Eye on the Insurance Industry

  • Insurers are scrambling to adjust after the first provisions of the federal health reform law took effect last week. Some companies are reducing administrative staff to lower overhead costs, investing in technology upgrades and training employees to expect a surge in customer inquiries. In addition, some insurers are altering their business models to deal with the new rules. According to some health experts, the adjustments required under the health care overhaul could put some insurers at risk of going out of business (Abelson, New York Times, 9/22).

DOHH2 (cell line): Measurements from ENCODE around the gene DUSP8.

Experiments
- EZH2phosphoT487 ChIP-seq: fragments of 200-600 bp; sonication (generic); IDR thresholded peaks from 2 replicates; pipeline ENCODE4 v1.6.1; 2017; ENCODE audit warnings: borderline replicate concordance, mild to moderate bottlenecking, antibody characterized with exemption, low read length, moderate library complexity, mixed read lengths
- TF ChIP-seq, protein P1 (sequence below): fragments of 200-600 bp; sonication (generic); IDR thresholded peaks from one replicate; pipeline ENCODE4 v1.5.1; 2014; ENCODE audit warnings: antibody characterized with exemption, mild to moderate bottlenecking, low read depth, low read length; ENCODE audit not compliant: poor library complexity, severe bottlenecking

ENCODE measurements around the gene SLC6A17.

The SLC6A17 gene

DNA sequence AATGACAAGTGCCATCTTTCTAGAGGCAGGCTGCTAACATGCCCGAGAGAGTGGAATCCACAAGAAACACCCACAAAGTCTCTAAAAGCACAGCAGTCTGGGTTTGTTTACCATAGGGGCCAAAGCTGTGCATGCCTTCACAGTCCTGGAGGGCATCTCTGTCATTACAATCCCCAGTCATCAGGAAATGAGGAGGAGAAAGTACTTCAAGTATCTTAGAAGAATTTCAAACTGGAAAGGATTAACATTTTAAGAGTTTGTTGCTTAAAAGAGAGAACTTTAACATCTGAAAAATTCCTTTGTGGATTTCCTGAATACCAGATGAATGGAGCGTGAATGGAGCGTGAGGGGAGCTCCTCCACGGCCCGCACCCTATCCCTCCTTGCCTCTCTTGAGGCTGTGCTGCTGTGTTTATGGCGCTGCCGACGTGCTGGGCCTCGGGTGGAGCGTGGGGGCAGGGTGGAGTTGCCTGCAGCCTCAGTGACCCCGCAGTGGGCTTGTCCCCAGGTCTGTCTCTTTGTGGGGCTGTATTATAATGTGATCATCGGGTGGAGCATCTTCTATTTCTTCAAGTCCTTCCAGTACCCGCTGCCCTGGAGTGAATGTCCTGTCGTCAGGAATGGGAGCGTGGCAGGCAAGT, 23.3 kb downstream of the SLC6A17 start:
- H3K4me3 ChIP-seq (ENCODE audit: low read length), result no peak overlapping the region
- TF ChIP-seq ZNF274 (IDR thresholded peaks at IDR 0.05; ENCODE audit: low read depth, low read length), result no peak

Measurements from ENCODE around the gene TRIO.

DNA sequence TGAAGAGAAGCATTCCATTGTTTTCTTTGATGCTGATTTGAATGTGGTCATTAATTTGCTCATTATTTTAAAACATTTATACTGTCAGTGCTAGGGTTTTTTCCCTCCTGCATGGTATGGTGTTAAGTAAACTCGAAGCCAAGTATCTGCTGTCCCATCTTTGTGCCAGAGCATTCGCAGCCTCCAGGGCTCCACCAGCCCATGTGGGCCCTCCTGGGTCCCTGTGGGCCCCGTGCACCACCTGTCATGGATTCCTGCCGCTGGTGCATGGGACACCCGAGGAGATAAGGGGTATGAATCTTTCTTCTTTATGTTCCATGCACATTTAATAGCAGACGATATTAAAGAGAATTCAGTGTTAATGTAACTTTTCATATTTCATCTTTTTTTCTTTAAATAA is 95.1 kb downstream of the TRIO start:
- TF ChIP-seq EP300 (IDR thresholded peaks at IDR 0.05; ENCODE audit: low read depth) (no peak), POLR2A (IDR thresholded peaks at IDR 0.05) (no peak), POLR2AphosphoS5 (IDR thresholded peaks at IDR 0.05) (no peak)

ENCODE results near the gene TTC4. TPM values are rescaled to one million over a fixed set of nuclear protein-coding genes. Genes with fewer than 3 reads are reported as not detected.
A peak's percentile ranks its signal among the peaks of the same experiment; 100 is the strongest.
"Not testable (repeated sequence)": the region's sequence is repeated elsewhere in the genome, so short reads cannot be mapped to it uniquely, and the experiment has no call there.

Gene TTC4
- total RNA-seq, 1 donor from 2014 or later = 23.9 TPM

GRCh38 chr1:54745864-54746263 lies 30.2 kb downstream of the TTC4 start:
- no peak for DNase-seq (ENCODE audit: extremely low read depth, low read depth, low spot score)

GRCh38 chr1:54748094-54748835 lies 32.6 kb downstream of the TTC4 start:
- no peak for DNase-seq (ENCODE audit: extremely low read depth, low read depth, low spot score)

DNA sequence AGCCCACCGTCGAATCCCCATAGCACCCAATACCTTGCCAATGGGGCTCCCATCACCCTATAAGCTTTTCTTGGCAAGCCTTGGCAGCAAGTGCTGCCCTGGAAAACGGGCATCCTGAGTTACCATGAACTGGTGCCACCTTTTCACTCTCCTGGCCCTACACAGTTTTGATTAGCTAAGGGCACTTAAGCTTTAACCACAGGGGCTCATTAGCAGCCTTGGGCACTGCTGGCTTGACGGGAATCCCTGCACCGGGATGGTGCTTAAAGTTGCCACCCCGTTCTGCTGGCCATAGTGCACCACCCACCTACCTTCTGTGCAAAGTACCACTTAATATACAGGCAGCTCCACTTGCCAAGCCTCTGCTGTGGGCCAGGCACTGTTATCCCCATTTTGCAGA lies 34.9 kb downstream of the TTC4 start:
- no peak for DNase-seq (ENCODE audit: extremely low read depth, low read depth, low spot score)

• Many insurers are facing the prospect of spending tens of millions of dollars to overhaul their coverage plans and reconfigure their technological systems as they work to comply with newly effective provisions of the health reform law. The reform law now requires insurers to fully cover the cost of any preventive service, waive policyholders’ annual and lifetime spending limits and accept all children, even those with pre-existing conditions. In addition, some insurers likely will cut costs to comply with new medical-loss ratio rules (Sturdevant, Hartford Courant, 9/24).